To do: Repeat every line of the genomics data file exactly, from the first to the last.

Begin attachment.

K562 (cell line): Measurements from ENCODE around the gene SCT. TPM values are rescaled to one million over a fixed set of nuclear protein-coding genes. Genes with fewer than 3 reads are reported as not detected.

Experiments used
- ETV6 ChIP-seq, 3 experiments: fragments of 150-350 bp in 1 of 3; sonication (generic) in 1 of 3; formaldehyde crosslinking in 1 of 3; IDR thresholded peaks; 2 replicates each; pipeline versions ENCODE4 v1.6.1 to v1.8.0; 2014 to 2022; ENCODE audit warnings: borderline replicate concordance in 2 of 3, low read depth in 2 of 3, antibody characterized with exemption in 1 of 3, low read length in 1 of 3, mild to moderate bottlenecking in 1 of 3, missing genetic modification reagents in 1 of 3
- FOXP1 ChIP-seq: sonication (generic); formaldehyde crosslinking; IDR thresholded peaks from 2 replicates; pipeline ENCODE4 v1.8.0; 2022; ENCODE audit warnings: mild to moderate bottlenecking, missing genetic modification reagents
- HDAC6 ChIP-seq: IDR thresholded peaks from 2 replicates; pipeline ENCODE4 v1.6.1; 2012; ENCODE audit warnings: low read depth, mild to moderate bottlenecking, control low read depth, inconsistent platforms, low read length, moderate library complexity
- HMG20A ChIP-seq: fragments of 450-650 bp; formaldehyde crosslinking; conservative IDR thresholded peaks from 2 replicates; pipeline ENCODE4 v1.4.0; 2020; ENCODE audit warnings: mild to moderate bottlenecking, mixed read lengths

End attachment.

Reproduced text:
K562 (cell line): Measurements from ENCODE around the gene SCT. TPM values are rescaled to one million over a fixed set of nuclear protein-coding genes. Genes with fewer than 3 reads are reported as not detected.

Experiments used
- ETV6 ChIP-seq, 3 experiments: fragments of 150-350 bp in 1 of 3; sonication (generic) in 1 of 3; formaldehyde crosslinking in 1 of 3; IDR thresholded peaks; 2 replicates each; pipeline versions ENCODE4 v1.6.1 to v1.8.0; 2014 to 2022; ENCODE audit warnings: borderline replicate concordance in 2 of 3, low read depth in 2 of 3, antibody characterized with exemption in 1 of 3, low read length in 1 of 3, mild to moderate bottlenecking in 1 of 3, missing genetic modification reagents in 1 of 3
- FOXP1 ChIP-seq: sonication (generic); formaldehyde crosslinking; IDR thresholded peaks from 2 replicates; pipeline ENCODE4 v1.8.0; 2022; ENCODE audit warnings: mild to moderate bottlenecking, missing genetic modification reagents
- HDAC6 ChIP-seq: IDR thresholded peaks from 2 replicates; pipeline ENCODE4 v1.6.1; 2012; ENCODE audit warnings: low read depth, mild to moderate bottlenecking, control low read depth, inconsistent platforms, low read length, moderate library complexity
- HMG20A ChIP-seq: fragments of 450-650 bp; formaldehyde crosslinking; conservative IDR thresholded peaks from 2 replicates; pipeline ENCODE4 v1.4.0; 2020; ENCODE audit warnings: mild to moderate bottlenecking, mixed read lengths